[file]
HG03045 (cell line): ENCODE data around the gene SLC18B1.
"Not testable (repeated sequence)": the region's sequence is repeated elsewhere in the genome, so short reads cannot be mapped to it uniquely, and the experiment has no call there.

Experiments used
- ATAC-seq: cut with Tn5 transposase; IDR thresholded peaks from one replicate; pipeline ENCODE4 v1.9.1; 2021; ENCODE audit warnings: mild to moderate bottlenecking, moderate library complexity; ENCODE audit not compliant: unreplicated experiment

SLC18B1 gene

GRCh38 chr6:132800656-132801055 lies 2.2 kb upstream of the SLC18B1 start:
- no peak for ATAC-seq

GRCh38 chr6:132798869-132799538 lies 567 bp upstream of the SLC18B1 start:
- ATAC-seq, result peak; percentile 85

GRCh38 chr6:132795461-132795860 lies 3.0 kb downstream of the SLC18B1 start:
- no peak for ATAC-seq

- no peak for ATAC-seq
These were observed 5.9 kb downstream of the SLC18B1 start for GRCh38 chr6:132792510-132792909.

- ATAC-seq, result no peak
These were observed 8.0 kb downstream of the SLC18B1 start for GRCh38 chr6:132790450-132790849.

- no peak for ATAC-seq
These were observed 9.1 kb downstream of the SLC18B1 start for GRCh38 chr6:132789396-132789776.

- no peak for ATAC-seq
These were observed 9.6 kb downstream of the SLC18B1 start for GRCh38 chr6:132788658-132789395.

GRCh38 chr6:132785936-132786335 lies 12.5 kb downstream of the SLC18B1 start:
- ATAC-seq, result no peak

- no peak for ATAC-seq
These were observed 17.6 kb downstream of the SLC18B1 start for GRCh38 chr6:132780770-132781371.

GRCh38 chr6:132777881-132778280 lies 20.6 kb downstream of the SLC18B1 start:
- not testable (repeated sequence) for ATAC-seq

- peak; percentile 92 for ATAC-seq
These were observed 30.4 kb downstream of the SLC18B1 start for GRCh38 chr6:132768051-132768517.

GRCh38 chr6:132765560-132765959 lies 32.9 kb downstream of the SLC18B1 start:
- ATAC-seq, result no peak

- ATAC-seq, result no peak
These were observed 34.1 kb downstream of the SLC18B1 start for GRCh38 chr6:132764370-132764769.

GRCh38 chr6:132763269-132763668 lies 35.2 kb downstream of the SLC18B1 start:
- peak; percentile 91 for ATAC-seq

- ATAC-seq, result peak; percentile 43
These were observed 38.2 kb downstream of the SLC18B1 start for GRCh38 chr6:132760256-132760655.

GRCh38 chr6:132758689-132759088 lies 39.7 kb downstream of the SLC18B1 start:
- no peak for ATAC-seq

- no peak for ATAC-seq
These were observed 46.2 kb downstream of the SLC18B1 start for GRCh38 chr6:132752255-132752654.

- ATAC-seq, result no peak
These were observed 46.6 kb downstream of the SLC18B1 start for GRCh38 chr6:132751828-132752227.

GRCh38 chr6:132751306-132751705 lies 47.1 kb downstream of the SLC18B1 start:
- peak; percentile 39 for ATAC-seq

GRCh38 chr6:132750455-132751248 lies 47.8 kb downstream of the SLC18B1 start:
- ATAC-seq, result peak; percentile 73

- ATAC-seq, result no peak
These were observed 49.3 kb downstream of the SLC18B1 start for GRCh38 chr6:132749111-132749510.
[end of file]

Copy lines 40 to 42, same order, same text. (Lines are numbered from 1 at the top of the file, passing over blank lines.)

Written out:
- ATAC-seq, result no peak
These were observed 46.6 kb downstream of the SLC18B1 start for GRCh38 chr6:132751828-132752227.

GRCh38 chr6:132751306-132751705 lies 47.1 kb downstream of the SLC18B1 start: